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Avs Fourth Line Aggressive And Consistent

Colorado's Matt Nieto, Pierre-Edouard Bellemare and Matt Calvert line is an example of the team's depth

by Zach Shapiro / ColoradoAvalanche.com

The Colorado Avalanche's fourth line, featuring Matt Nieto, Pierre-Edouard Bellemare and Matt Calvert, has been one of the team's most consistent combinations in training camp. Their ability to recapture their momentum from the regular season could prove critical to the team's quest for the Cup, as recent NHL history shows a link between a strong fourth line and a deep playoff run.

Take, for example, the last two Stanley Cup champions.

After skating only 18:27 minutes together in the regular season, the St. Louis Blues' main fourth line in the 2019 postseason--Ivan Barbashev, Oskar Sundqvist, Alexander Steen--scored three goals in 133:28 minutes of playoff action. They allowed just one goal the other way. Similarly, the Washington Capitals fourth forward unit in 2018--Jay Beagle, Chandler Stephenson and Devante Smith-Pelly--scored three goals in a combined 51:28 postseason minutes, a sharp increase from the regular season in which the trio netted four goals in nearly 200 minutes on the ice together.

This trend bodes well for the Avalanche. 

Heading into the 2020 playoffs, the team is confident in its primary fourth line. Logging 136:07 as a trio this year, the line scored six goals and was on the ice for four against, and Nieto, Bellemare and Calvert have remained intact through the first weeks of the NHL restart, providing a spark on every shift. 

"That's what we looked to them for, some gritty plays and some energy," said Nazem Kadri. "And they have some talent offensively that they can put the puck in the back of the net. So I think their game is more in the offensive zone, grinding teams down low, playing away from the puck, that sort of thing. I definitely think that can be a factor in terms of depth."

Tyson Jost praised their ability to "suffocate other lines" in the defensive zone before flipping the ice and "buzzing around" on offense. That success can be attributed to chemistry and playing similar styles.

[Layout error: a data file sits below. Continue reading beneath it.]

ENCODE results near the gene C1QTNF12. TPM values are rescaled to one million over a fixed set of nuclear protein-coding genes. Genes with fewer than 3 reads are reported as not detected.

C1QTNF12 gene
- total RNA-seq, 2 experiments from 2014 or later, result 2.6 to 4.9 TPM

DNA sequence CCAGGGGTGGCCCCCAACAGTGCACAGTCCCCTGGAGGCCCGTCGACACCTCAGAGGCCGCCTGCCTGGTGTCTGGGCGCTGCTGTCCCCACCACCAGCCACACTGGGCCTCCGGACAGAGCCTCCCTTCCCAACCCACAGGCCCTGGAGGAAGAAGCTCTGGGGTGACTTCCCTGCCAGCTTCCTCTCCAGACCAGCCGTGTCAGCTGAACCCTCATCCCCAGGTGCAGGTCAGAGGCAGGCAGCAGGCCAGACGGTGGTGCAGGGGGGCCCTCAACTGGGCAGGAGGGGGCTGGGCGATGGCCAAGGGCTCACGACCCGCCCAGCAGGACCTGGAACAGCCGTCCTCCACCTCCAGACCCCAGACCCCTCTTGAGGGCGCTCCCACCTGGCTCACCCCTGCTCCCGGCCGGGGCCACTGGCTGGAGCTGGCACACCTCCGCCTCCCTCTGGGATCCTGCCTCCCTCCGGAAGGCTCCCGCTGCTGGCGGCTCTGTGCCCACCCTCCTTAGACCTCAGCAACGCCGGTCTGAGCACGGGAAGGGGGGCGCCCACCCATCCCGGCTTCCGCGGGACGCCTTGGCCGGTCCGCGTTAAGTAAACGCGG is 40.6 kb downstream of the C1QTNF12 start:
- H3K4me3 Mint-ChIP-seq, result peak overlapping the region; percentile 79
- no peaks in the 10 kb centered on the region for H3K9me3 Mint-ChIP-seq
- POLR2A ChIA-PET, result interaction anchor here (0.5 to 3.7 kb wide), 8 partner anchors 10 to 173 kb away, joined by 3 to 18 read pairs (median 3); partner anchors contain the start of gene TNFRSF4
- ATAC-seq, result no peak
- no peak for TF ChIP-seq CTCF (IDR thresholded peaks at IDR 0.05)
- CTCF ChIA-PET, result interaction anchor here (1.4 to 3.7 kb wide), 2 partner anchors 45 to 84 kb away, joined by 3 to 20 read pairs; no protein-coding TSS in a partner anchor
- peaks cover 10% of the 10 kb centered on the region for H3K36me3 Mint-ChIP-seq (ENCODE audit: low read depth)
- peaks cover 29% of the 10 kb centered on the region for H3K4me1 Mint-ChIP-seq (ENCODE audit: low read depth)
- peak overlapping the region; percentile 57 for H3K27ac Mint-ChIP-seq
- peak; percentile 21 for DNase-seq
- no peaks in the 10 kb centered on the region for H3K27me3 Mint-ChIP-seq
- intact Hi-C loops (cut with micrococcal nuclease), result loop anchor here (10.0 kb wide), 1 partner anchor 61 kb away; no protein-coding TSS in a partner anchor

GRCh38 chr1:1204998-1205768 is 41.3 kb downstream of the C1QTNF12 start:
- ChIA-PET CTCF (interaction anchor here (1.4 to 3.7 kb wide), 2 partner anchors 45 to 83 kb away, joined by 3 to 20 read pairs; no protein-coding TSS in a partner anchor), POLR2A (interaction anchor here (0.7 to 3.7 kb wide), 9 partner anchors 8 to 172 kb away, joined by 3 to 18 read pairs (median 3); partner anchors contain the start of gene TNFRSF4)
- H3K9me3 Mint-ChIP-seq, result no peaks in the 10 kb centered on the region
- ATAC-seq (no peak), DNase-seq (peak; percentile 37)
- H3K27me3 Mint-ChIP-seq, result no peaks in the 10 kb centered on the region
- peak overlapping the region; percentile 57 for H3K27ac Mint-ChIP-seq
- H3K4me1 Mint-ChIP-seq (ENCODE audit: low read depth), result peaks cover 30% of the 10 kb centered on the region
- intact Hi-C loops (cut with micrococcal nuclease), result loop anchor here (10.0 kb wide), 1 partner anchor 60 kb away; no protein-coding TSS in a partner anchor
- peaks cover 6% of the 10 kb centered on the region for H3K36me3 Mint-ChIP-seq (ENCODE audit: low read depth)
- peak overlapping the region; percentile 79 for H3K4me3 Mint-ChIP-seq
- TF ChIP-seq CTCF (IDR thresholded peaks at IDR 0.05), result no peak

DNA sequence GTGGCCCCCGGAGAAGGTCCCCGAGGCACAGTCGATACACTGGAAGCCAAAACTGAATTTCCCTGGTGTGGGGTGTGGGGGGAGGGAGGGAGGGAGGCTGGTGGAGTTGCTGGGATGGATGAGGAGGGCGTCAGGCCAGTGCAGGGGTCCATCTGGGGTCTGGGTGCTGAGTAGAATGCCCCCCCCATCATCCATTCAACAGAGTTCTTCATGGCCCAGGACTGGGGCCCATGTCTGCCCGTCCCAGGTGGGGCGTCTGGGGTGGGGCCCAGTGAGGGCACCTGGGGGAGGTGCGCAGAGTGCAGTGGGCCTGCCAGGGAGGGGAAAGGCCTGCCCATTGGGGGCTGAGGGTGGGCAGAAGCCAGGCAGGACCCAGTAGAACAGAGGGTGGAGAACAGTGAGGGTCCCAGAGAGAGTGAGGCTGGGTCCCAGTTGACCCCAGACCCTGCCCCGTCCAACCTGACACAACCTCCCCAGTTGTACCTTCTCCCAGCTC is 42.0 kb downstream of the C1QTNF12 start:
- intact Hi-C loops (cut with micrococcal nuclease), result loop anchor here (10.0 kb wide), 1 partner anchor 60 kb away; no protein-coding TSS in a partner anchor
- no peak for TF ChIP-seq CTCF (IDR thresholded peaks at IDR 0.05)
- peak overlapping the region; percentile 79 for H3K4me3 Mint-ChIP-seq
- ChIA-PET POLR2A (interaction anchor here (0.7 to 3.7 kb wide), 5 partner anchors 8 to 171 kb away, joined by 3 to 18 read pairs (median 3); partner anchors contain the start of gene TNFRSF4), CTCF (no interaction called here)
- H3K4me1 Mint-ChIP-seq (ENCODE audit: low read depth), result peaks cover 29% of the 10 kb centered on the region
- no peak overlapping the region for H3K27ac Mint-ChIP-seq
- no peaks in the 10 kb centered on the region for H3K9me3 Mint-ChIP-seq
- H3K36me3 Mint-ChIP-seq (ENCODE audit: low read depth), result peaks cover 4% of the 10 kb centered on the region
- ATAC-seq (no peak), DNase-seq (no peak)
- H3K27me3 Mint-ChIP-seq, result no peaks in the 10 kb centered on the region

"All three of those guys seem to click," Jost said. "It's fun to watch because they work so hard, and when they get the push down low in the offensive zone, their cycle game is so good and their reloads are awesome. It just never gives the other team a sniff. It's fun to watch those guys--they work hard and all the success they have is very warranted."

Bellemare, who signed with the Avs as a free agent last summer, set personal highs in points (22), goals (nine) and assists (13), done in fewer games than any previous season. He attributes his offensive development to his linemates, who never waste an opportunity to attack the net and have the skills to take such risks. 

"There is not a shift where those guys are going to be satisfied to just play a checking shift," Bellemare said. "They are going to want to create, want to produce, try to create momentum. So that's maybe one of the biggest differences with some of the lines I've played with before is that we've been known to be just a solid checking line against the top line and be, you know, physical and everything. But, with Nietsy and Calvy, I feel like we are creating more offense than people are expecting from us."

Calvert and Nieto could have set career highs too, had the pandemic not cut the season short. The former finished with 25 points (12 goals, 13 assists), one short of tying his career high, and the latter with 21 points (eight goals, 13 assists), the fifth time in his career he hit the 20-point mark. 

All three feed off each other's success, evidenced by their individual improvement in 2019-20. Their familiarity allows them to sync up quickly and set the tone against their opponent. 

"We understand the way each other plays and we kind of try to get one step ahead of the game by understanding the other guys' play," Bellemare said. "It's really simple when all three guys think the same way, and playing with Calvy and Nietsy, I mean they are some of the most skilled guys I've played with on the fourth line." 

Added Nieto on the key to their chemistry: "We're three guys that like to push the pace and play fast. We like to play hard defensively. I think the playoff style of hockey fits all three of our games. We take pride in our role on the team and know that we have to be sharp starting right away in the playoffs here."

All of this speaks to Colorado's depth, a common narrative from training camp as the team returned to the rink at nearly full health. With players like Nathan MacKinnon and Mikko Rantanen, to Gabe Landeskog and Andre Burakovsky, the Avs boast some of the game's most prolific scorers on the top lines. But depth is reflected in the back half of the lineup, provided by guys who can produce efficiently in fewer minutes. 

The Avs' fourth line is poised to give the team that advantage. 

"When it gets to the playoffs, everyone knows their role," Matt Calvert said. "It's so hard to score at times in playoffs, its so hard to win, and when you have four lines that can score and defend at the same time… it is nice. It takes pressure off those top guys, takes pressure off just the third and fourth line to defend when you know your top line can shut down. It's just a great mix, and it's fun going into the Stanley Cup Playoffs with the firepower we have."

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